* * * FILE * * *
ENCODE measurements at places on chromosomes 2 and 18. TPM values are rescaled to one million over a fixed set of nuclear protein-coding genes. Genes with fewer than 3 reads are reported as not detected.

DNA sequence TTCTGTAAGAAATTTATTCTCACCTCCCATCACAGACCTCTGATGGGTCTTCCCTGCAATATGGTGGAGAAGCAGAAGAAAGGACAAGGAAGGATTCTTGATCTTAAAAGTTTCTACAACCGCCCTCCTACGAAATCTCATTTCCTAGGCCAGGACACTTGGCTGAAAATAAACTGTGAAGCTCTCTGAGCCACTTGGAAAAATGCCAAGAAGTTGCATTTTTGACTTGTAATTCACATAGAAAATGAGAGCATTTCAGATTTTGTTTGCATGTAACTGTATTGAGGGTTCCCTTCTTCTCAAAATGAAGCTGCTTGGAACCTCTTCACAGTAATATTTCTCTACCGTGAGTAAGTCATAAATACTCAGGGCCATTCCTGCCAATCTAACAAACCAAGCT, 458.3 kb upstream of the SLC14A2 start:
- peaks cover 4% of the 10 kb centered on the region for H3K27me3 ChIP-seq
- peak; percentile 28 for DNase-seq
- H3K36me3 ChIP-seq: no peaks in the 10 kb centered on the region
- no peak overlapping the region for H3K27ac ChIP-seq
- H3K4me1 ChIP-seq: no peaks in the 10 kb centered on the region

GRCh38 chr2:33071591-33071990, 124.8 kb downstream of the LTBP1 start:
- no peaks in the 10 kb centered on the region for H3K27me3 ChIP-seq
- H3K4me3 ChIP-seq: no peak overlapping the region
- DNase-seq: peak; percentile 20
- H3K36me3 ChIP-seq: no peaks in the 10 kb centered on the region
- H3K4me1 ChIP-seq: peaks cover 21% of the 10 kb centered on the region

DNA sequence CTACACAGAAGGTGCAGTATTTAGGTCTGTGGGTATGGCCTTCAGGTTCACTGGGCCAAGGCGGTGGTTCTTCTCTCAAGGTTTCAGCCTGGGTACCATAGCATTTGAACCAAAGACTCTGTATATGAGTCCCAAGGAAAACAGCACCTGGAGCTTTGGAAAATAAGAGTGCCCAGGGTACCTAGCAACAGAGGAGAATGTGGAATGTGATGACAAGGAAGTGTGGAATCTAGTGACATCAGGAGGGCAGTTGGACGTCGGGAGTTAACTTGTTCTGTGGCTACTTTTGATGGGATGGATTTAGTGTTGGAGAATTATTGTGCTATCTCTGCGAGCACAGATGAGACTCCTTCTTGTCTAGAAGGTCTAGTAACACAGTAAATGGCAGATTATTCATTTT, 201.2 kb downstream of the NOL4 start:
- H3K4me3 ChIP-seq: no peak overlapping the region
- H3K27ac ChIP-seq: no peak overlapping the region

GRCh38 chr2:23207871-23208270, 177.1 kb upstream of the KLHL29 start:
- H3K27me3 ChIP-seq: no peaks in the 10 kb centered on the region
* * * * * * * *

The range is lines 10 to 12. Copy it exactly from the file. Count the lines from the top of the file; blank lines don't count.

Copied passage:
- H3K4me3 ChIP-seq: no peak overlapping the region
- DNase-seq: peak; percentile 20
- H3K36me3 ChIP-seq: no peaks in the 10 kb centered on the region